Friday, 29 April 2011
The only problem with this is that around where I live is by no means flat. So, I strap on the trusty Global Trainer and head out for the run. With all the data that the GT collects, I did a little web surfing and found this article which suggests how to take into account ascents and descents: http://runningtimes.com/Print.aspx?articleID=10507
The article’s author suggests that treadmill tests show that a 1% elevation means that per mile for a 5min/miler they should allow 10secs more per mile and that a 7:30 min/miler should allow 15 secs per mile more; and this is for every single % per mile. (52.8 feet per mile is 1%)
So this is what I’ve done:
The Global Trainer tells me that I’ve gained and lost (circular route) 1550 feet in total. So that’s 155 feet per mile, and at an estimated flat pace of 6min/mile, this amounts to a 3% grade or 36secs/mile extra due to the climbing. However, we need to add back in the descending – apparently you get back about 55% of the time of the climbs – so as you would expect, you do go slower over a hilly course compared to a flat course. This means that I’m left with a 16secs/mile handicap because of the hills.
My 6:28mins/mile pace through the rollers therefore works out at a ‘normalised’ 6:12mins/mile pace. Given that I was supposed to be running 6min/miles, I clearly slacked off a bit, but not as much as the actual pace suggested.
Its not a bad guestimate at how hills translate into flat pace – the GT data again proves itself invaluable.
But now I’m going to get back to the Royal Wedding highlights!
Thursday, 28 April 2011
Wednesday, 13 April 2011
13th MPRO, 9:01
Port Elizabeth has to be among the most friendly Ironman races I've done – another cracking race put on by Triangle (who also run another of my favourites, Ironman Austria). Only there for a weekend, the warmth and generosity of the people there was as reliable as the weather was changeable.
But it wasn't just the locals that made this weekend a fun start to the season. As ever, the individuals participating in the race and some of the characters I met this weekend will make this a memorable event. Great times had – thanks to Dave, Kyle, Dominique, Clifford, Andi and to some older faces - Rachel, Ed and Sarah et al. Great to spend some time with you all in PE.
Race day the weather was a relative blessing compared to what it could have been. Despite a relatively calm swim, I struggled to hold form and pace in the water and exited the water minutes back on where I'd been hoping. That feeling of ticking over continued onto the bike, and then onto the run, where the heat and lack of top end was taking its toll physically and mentally. I'd counted near 40 bikes ahead at the first turnaround, and knew there was a lot of work to do, but had very little to give. I did start picking people off, but by lap two it was more and more difficult to keep tabs on position.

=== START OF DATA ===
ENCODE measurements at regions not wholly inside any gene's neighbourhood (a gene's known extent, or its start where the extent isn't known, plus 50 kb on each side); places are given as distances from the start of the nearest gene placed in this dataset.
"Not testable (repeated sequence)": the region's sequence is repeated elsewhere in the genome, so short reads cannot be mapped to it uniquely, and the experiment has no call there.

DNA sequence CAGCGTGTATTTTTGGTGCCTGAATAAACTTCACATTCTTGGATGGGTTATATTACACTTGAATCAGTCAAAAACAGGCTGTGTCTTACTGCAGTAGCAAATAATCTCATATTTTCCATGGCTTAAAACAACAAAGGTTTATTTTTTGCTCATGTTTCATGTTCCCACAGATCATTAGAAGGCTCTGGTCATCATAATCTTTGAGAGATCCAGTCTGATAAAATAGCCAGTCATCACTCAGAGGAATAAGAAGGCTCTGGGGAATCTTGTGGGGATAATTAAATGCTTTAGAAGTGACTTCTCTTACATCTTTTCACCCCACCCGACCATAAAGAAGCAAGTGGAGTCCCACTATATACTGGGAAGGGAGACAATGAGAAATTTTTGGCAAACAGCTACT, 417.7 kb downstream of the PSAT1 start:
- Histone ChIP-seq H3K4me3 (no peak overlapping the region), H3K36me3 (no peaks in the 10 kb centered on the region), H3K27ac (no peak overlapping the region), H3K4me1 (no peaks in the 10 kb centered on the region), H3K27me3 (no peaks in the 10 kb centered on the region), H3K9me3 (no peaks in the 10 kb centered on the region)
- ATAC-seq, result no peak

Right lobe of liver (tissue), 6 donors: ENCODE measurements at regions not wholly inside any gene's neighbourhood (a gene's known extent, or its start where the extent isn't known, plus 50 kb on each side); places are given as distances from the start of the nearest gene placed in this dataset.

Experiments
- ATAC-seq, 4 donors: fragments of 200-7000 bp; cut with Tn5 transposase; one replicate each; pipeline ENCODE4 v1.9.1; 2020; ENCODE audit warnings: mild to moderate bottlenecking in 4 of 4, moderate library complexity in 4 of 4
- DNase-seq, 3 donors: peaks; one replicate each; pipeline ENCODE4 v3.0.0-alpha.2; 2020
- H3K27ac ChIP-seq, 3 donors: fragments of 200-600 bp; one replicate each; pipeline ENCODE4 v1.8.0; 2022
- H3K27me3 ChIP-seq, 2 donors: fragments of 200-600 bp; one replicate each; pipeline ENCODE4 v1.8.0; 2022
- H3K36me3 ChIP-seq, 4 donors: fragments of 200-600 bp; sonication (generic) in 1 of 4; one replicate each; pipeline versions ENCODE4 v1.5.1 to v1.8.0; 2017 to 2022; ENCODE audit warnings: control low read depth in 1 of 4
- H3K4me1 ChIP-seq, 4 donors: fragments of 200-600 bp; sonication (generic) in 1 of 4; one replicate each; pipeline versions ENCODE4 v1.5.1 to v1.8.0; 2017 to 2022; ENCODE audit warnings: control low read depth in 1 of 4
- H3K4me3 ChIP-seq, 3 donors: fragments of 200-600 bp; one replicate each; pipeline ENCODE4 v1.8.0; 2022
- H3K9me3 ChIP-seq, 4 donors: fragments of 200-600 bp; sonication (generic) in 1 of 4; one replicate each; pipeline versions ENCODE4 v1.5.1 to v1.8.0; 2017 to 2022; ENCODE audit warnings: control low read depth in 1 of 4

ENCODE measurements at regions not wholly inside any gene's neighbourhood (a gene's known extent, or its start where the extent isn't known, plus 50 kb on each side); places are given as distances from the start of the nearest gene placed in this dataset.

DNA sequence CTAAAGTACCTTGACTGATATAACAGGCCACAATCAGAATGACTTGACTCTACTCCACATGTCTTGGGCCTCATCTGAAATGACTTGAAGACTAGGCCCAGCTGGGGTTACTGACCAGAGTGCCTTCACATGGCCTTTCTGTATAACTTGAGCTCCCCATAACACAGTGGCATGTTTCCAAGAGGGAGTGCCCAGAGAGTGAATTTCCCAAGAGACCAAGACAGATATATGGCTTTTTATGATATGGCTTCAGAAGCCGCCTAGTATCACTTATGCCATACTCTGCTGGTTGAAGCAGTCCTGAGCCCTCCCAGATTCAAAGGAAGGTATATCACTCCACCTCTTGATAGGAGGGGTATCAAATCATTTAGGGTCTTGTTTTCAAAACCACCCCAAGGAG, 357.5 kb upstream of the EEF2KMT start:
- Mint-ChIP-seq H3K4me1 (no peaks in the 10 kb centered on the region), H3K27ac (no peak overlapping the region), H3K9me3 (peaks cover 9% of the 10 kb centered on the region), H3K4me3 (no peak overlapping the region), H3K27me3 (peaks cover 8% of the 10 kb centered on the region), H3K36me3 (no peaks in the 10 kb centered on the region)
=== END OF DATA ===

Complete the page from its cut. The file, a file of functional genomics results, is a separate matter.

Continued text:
The run was flat and well supported. It annoyed me that I seemed to be wasting such good conditions ona mediocre day. I settled in though, pleased at least to be running, even if it was survival pacing, and focussed on finishing and picking up some Kona Points at the least, and not getting lapped by the Raynard and Andi who were cracking out course records there in PE.
Crossing the finish line I found out that I'd been too hard on myself, finally finding out that I'd placed 13th MPRO (note that one woman beat me, but that woman was Chrissie Wellington!). The British women had been having a stellar day with Chrissie and Rachel going 1,2; and a solid performance from Yvette who toughed out a rough day too.
In hindsight, I'm OK with the result. Yes, I wanted to go faster, but some days are just like that, ticking over the miles from one point to the next. As a benchmark, its the fastest early season race I've ever done (in fact the only early season race that has had a successful finish!), and it shows that the fitness is there, but perhaps the speed needs some work. A lot of new kit got tested out there in front of the roaring crowds of the Eastern Cape, and it all came through for me: the On's were light and fast, and their forgiving construction meant that even when midfoot landing wasn't working out (for most of the run thanks to some really tight legs), survival pace and some heel-toeing still got me to the line unscathed; the new Orbea Ordu performed to expectations, and she's a beauty; the new Sugoi race kit and the Orca 3.8 wettie are super-comfortable and sharp as; combined with the SBR Sports TriSlide the only chaffing I have is on my wrist from the Ironman wrist tag! Also notable was zero gut issues, even with the relative heat – I'm going to thank Neovite colostrum for that!
All in all, a solid early season race. A great starting point for great things later in the year. Now time for some recovery and a bike/swim block before a 100km run in China in 3 weeks. Bring it on!